Taco Terheijden, Cocoa Sustainability Director, Cargill Cocoa & Chocolate says: “Our impact-focused approach also means that we can quantify the difference we’re making across the cocoa value chain.”

“What better time than International Women’s Day to showcase and celebrate the contribution that women make to cocoa sustainability across the value chain – we hope you find our interactive booklet interesting and inspiring,” he explains. 

The booklet can be seen here

WBCSD Leading Women Award for Firmenich’s Bérangère Magarinos-Ruchat  

Firmenich have also announced that Dr. Bérangère Magarinos-Ruchat, Vice President Sustainability Partnerships, Firmenich, was recognized by the World Business Council for Sustainable Development’s (WBCSD) Leading Women Awards. WBCSD launched this inaugural award to distinguish the ten most outstanding women leaders advancing the United Nations Sustainable Development Goals within WBCSD member companies.  
 
Firmenich CEO Gilbert Ghostine said: “I deeply believe that business is a force for good and has a key leadership role to play in addressing the UN SDGs. Bérangère’s commitment to establishing long-term partnerships is critical to our success as we cannot solve such great global challenges alone. She deserves this recognition and we are very proud of her.” 
 
“This recognition highlights Bérangère’s outstanding career and her passion to collaborate with others through partnerships that bring mutual benefits to the companies and parties involved,” said Peter Bakker, President & CEO at WBCSD. “We thank Bérangère for being an inspiration to others through her vision and expertise.”  
 
Upon learning that she would receive the award, Dr. Magarinos-Ruchat said: “Firmenich has always understood that sustainability is not a trend, but a way to do business with a long-term focus. Our culture has been critical in enabling me to scale up the Group’s impact by partnering with like-minded visionary companies. I would like to thank our Chairman, Patrick Firmenich, our CEO, Gilbert Ghostine and our executive committee, and our Head of Sustainability David Shipman, for their vision and trust.”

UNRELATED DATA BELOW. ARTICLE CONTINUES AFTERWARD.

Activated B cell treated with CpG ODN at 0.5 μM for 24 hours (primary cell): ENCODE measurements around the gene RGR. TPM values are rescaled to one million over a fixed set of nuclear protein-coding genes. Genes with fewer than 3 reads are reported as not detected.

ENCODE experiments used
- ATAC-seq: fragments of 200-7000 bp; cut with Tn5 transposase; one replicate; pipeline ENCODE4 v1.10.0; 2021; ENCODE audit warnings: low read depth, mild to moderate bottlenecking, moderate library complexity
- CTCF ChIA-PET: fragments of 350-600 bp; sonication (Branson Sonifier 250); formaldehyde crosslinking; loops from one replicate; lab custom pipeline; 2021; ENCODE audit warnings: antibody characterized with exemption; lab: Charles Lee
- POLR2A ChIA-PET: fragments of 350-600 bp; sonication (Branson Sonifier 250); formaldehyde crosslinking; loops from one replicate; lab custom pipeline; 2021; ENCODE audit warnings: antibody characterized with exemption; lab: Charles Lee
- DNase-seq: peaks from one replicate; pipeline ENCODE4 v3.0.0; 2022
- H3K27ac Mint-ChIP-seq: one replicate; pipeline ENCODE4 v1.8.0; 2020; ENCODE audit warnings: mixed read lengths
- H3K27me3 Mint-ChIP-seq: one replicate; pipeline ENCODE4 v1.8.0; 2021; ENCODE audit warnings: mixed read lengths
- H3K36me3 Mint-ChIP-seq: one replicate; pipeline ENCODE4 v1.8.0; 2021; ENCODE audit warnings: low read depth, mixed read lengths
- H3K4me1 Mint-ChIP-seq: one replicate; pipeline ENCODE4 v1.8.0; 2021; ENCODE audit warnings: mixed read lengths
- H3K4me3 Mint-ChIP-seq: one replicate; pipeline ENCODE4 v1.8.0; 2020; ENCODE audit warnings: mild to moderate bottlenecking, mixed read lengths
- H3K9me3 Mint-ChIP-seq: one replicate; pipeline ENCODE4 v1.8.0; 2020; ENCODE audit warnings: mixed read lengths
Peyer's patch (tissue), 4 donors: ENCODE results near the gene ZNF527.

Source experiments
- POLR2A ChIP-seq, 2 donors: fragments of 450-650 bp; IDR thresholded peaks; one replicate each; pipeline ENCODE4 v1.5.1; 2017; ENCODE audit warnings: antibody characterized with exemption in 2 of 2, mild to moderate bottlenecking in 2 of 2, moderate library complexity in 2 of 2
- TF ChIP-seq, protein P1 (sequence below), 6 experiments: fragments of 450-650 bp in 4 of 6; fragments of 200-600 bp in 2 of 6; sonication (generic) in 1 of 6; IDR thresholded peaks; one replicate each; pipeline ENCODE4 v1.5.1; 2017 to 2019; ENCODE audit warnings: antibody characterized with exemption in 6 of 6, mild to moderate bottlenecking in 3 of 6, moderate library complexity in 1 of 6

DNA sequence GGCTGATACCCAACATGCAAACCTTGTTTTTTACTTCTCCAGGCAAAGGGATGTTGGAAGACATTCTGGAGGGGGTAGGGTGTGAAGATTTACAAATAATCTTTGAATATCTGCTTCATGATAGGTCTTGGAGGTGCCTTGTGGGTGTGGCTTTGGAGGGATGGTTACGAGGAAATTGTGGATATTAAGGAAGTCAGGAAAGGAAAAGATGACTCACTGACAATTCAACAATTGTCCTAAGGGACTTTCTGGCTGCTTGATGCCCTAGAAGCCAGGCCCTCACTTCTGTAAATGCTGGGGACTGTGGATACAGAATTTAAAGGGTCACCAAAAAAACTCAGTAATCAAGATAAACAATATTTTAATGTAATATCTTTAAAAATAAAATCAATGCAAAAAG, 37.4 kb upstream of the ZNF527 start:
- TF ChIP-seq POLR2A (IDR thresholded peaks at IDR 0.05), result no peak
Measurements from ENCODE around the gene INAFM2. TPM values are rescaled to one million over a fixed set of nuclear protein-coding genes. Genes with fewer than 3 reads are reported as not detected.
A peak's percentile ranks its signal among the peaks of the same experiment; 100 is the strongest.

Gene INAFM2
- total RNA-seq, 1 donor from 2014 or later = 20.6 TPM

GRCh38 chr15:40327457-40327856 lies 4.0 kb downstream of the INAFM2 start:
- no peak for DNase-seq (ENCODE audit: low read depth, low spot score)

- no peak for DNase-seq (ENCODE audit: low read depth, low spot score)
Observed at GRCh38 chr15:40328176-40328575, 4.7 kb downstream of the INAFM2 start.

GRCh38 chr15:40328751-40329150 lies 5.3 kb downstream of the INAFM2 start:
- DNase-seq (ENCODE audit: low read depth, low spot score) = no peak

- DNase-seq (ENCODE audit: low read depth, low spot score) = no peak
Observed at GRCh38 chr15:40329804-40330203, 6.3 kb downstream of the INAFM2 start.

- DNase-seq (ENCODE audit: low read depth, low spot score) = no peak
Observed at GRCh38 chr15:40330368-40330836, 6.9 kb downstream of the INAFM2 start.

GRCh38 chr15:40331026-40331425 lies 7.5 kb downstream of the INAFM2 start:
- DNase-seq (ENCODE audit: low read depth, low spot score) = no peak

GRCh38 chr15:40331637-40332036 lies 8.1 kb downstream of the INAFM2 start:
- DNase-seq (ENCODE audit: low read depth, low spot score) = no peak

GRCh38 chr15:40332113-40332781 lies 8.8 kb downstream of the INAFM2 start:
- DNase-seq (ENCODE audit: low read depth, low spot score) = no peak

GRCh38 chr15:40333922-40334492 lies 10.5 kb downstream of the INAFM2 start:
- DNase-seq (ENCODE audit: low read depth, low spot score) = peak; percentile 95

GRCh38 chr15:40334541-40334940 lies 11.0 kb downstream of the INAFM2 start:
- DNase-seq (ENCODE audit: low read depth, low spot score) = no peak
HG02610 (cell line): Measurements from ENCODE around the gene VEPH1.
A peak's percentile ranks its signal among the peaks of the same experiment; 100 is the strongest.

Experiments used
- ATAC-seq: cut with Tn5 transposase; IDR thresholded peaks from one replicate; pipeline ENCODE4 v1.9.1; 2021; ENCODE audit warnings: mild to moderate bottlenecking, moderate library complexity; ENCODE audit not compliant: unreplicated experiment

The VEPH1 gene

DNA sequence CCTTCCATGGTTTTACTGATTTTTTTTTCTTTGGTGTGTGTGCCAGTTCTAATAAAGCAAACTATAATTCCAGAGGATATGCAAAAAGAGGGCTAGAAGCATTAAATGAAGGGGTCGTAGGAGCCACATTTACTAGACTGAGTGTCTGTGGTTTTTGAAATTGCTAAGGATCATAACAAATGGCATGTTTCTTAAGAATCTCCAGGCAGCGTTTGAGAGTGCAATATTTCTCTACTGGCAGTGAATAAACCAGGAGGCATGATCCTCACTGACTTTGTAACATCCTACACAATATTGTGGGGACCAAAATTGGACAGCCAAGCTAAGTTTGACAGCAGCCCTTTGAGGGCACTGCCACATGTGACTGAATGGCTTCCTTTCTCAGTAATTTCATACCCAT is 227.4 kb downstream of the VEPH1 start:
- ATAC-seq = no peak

Dr. Magarinos-Ruchat joined the United Nations System Staff College in 1998 where she led the Partners in Action Program working in more than 20 countries. In 2004 she joined the Global Alliance for Improved Nutrition, where she was the Director of Partnerships. In that position she created the GAIN Business Alliance, a global network of Food and Beverage companies interested in nutrition issues. She joined Firmenich in 2010 where she leads Sustainability Partnerships. Dr. Magarinos-Ruchat has a PhD in International Relations from the Maxwell School of Citizenship and Public Affairs at Syracuse University, New York, as well as a postgraduate in Public Private Partnership Management from Cambridge University and a postgraduate in Social Innovation from Stanford. She sits on the Investment Committee of the Livelihood Funds as well as the Steering Committees of both the Toilet Board Coalition and the Juice CSR Platform. In 2016, Bérangère joined the Swisscontact Board of Trustees and in 2015, Dr. MagarinosRuchat was named Head of Sustainability of the Year by Ethical Corporation. 
 
Reaffirming its commitment to Sustainability, Firmenich set ambitious environmental goals for 2020 with a vision to become carbon neutral. The Group is building traction on this vision, as evidenced by its top ranking on CDP’s Supplier Climate A List for the third consecutive year in 2016. Taking a leadership role in advancing sustainable lifestyles through innovation, Gilbert Ghostine, Firmenich CEO, was elected co-chair of the WBCSD Sustainable Lifestyle Cluster in 2015. 

Kellogg Supports 10,000 Women Farmers to Reach their Full Potential

On International Women’s Day, Kellogg are celebrating the significant contributions women are making around the world, especially in agriculture toward helping secure the global food supply.